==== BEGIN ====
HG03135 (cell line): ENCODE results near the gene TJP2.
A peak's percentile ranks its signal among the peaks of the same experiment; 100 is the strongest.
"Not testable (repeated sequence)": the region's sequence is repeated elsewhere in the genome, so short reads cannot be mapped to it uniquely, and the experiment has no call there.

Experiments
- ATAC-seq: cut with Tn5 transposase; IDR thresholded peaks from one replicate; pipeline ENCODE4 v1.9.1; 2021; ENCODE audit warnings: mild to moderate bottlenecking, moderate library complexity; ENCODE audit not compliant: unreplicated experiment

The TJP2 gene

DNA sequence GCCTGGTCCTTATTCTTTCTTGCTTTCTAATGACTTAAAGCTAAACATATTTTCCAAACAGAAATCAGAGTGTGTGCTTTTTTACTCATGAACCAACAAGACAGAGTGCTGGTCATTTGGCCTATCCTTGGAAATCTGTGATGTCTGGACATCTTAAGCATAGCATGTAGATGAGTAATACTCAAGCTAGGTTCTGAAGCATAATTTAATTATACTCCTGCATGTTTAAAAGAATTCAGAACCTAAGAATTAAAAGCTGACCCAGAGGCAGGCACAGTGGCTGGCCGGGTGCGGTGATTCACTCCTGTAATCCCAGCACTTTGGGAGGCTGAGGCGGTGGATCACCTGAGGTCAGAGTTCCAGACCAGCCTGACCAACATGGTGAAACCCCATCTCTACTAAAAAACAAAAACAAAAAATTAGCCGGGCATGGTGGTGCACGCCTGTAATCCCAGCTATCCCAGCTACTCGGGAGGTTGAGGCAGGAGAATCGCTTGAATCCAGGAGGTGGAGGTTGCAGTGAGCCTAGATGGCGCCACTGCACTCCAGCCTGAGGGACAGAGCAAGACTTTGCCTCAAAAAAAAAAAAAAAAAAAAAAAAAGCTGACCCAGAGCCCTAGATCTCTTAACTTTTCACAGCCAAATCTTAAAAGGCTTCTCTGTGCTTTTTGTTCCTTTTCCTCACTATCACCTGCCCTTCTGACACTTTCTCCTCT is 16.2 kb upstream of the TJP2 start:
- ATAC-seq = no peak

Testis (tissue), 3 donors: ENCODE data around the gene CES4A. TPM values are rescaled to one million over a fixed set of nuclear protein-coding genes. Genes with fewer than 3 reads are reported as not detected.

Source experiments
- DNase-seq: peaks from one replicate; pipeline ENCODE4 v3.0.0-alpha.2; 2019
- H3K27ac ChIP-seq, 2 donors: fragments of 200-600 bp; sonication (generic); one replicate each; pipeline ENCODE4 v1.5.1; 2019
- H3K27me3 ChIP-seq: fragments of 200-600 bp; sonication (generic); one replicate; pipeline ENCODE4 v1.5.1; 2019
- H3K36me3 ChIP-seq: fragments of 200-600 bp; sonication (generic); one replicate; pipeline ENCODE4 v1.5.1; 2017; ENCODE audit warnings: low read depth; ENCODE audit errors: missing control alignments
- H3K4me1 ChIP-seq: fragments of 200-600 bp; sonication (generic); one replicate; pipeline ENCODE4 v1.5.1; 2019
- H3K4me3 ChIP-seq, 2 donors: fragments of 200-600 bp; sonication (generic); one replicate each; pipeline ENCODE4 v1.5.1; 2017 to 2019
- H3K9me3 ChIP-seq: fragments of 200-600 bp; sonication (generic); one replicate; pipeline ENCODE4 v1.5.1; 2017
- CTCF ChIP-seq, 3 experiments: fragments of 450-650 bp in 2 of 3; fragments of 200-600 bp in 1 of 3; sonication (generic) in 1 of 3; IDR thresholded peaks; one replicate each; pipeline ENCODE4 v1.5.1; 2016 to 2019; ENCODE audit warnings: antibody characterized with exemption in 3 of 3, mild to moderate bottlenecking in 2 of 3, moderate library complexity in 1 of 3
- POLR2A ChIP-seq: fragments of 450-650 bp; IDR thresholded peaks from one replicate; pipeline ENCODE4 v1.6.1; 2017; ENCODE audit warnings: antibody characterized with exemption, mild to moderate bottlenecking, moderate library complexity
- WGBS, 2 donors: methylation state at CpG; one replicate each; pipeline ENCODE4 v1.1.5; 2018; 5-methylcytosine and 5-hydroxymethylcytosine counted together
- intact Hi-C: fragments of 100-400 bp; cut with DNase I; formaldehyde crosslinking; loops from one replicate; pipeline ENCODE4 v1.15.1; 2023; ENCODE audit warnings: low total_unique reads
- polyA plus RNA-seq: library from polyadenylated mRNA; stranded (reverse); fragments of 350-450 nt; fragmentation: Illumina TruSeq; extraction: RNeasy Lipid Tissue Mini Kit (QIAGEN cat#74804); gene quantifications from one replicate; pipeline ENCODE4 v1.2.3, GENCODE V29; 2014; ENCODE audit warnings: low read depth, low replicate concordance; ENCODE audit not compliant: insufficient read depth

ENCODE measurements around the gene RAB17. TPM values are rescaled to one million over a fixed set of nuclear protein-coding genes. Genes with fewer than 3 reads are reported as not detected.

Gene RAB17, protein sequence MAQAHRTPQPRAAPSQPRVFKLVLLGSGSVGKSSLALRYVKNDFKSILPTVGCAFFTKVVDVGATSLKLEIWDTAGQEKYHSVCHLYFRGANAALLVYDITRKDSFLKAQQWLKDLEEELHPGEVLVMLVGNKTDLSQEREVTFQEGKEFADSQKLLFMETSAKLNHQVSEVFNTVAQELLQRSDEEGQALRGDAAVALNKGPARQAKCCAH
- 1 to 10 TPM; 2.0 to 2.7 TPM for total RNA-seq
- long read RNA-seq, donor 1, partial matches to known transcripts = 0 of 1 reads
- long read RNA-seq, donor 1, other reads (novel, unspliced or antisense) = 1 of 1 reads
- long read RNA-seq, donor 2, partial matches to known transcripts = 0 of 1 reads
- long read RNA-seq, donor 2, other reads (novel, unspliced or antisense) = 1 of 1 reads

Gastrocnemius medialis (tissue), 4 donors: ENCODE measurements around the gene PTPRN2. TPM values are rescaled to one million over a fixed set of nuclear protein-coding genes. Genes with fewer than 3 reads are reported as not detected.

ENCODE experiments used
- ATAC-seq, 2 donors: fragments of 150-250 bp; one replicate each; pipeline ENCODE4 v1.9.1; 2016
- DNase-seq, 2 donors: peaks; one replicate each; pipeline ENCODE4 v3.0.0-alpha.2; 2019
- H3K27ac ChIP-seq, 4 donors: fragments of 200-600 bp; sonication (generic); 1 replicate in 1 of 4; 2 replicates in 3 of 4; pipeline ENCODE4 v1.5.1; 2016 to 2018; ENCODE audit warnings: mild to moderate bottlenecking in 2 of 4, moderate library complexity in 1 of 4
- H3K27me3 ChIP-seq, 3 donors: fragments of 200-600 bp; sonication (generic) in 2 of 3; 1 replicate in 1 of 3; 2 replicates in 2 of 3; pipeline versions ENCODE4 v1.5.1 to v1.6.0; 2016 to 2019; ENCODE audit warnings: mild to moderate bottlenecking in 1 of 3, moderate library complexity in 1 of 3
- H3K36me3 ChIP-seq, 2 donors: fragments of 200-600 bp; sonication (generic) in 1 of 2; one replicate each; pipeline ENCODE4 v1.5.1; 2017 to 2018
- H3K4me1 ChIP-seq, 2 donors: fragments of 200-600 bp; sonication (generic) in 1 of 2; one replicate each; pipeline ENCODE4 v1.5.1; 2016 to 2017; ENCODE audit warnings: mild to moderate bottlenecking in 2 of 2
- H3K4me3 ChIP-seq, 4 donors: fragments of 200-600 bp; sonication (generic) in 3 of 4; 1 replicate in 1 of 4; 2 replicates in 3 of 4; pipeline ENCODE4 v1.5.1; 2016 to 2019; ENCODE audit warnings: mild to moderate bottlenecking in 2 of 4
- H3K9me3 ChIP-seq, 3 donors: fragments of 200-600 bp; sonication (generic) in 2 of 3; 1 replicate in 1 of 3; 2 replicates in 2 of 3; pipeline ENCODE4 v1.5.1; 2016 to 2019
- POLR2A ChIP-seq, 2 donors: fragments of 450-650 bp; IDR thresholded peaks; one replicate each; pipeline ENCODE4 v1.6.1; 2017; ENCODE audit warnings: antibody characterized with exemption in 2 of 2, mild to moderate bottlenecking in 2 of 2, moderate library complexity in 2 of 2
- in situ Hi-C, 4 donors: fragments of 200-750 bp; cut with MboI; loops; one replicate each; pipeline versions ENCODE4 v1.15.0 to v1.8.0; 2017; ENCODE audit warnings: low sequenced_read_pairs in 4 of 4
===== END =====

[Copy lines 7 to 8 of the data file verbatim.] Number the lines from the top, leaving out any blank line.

DNA sequence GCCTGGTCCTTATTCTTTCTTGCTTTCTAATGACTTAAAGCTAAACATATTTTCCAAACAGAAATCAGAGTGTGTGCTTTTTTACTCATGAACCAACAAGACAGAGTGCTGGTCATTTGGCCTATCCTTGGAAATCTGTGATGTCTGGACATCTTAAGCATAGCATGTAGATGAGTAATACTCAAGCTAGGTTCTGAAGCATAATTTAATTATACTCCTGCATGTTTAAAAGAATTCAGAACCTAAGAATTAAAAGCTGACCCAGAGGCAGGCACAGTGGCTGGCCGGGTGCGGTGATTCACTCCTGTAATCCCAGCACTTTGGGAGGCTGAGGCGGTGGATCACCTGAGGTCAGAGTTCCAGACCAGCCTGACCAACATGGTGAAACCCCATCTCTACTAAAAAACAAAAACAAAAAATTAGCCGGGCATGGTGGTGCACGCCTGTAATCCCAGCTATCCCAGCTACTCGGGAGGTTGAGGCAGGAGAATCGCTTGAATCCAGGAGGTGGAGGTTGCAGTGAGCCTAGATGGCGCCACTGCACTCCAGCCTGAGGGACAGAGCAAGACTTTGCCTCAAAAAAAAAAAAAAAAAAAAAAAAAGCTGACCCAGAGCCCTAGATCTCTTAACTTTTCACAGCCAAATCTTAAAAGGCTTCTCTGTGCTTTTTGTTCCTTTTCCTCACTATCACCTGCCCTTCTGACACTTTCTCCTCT is 16.2 kb upstream of the TJP2 start:
- ATAC-seq = no peak